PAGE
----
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Can 50,000,000 Barack Obama Fans Be Wrong?

I woke up this morning in the Bizzaro World. The news networks were no longer spouting economic doom alongside stories of lost jobs and eradicated savings. It seems I was transported into a different America, one filled with hope and promise. Although we are riding the inaugural starship, it’s a little easy to get knee deep in all the hoopla. After the November election, I wrote that it was everyone’s right to celebrate the night of Barack Obama’s historic victory. It takes much more courage to stand with and support the unknown than something which is established. As on election night, I fully respect the right for those who supported Obama during the election to enjoy all the current pomp and circumstance surrounding his inauguration. However, there are going to be many people at these inaugural parties who did not support Obama but are attending the inauguration for personal status, to see and be seen, which is downright pompous.

The majority of the media’s coverage of Obama’s inauguration I’ve seen thus far is business as usual, covering the celebrities and beautiful people attending the festivities. I do not for one second, doubt the impact and significance of Obama’s inauguration on the African-American community, many of whom are making pilgrimages to Washington to witness a moment they never thought they would see. Larry King isn’t interviewing these folks, however. He’s way too busy chatting up Sheryl Crow.

When the inaugural balls and parties throughout America are in full swing Tuesday night, are the news networks going to go to Chicago’s south side to a bar party, where the celebration will be quite genuine? Or will they lurk inside ritzy hotels, photographing a wealthy crowd who will be predominately white and probably cares less about the poor people Obama pledges to help than their failing investments? My Adam Koeppe Simple Math has estimated at least ten percent of people who plan on stylin’ and profilin’ at these parties either voted for John McCain or didn’t bother to vote at all. I bet you can even find someone who can’t tell you anything about Abraham Lincoln except that he is on the five dollar bill (psst: they’ll be the ones cheering the loudest). If you’re at home right now, selecting your jewelry or cuff-links with care, setting your iPhone to Facebook and Twitter your experience, booking reservations at the party where you can meet that certain someone, primping and prepping uncooperative children on proper behavior – THIS IS YOU (psst: they’re the ones buying all the Obama merch).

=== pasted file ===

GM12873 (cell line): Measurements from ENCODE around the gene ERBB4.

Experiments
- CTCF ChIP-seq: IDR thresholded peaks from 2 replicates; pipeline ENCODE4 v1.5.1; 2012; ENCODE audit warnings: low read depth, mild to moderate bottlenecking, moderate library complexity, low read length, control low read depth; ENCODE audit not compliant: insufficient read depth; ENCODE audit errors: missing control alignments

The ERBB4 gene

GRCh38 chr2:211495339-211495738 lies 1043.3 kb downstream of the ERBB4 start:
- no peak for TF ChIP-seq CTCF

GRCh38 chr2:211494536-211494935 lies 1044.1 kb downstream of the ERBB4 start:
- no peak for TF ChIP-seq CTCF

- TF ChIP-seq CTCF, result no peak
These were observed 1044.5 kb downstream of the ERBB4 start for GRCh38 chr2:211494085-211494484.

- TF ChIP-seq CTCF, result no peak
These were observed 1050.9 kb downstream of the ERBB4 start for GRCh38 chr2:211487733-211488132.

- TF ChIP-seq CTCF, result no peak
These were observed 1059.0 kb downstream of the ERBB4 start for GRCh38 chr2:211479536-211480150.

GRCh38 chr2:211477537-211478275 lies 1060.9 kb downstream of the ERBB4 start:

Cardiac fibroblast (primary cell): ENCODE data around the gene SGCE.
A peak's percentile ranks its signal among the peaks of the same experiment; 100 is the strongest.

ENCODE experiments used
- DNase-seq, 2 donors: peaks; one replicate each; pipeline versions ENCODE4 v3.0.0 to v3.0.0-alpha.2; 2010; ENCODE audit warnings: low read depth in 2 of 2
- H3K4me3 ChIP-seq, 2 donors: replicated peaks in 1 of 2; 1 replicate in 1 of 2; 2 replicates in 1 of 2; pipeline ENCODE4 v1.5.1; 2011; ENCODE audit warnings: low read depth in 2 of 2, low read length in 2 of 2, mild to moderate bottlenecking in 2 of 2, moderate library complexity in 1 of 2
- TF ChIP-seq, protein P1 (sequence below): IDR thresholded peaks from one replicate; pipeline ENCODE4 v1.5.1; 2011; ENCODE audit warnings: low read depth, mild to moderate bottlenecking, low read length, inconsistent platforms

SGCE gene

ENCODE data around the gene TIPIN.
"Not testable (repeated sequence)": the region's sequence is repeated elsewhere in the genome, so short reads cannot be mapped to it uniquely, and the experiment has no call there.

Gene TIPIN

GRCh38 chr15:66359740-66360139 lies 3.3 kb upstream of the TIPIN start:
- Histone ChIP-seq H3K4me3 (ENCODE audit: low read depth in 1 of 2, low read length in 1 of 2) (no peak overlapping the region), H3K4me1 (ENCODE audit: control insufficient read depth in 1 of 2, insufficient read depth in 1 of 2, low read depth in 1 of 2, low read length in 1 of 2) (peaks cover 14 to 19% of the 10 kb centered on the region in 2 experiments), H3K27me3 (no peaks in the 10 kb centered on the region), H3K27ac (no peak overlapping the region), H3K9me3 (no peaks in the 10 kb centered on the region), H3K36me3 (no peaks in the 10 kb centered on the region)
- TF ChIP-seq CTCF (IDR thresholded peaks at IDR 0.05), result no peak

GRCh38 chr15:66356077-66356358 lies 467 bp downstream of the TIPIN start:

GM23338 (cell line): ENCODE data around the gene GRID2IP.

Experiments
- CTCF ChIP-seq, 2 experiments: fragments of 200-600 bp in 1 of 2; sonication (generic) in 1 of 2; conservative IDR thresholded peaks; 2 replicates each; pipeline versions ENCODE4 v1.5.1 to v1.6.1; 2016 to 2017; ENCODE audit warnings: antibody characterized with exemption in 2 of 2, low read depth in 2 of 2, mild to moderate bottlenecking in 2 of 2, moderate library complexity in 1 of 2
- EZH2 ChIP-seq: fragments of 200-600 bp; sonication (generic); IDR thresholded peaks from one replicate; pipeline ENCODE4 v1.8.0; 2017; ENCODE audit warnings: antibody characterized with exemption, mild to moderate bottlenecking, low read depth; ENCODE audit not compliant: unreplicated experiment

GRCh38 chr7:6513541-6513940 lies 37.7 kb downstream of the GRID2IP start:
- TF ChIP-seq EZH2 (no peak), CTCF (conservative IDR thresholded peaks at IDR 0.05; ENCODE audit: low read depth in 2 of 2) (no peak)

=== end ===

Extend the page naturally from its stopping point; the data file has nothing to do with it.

We’ve seen these types of people before, true believers. In the sporting world, they are known as “fair-weather fans”. Everyone has encountered this type of species before. When the hard-luck, local team finally puts together a winning season, they’re the ones who are first to sport a championship tee shirt, yet somehow can’t name more than two players on the team. “Fair-weather fans” tend to cheer the loudest, yet avoid any in-depth discussion regarding the team they profess to adore. Not surprisingly, if the hometown team doesn’t win the big one, they are the first to discard their expensive jerseys and go back to following American Idol. If you are attending an inaugural party with good intentions, have a good time and enjoy the historic moment. Just watch who you dance with.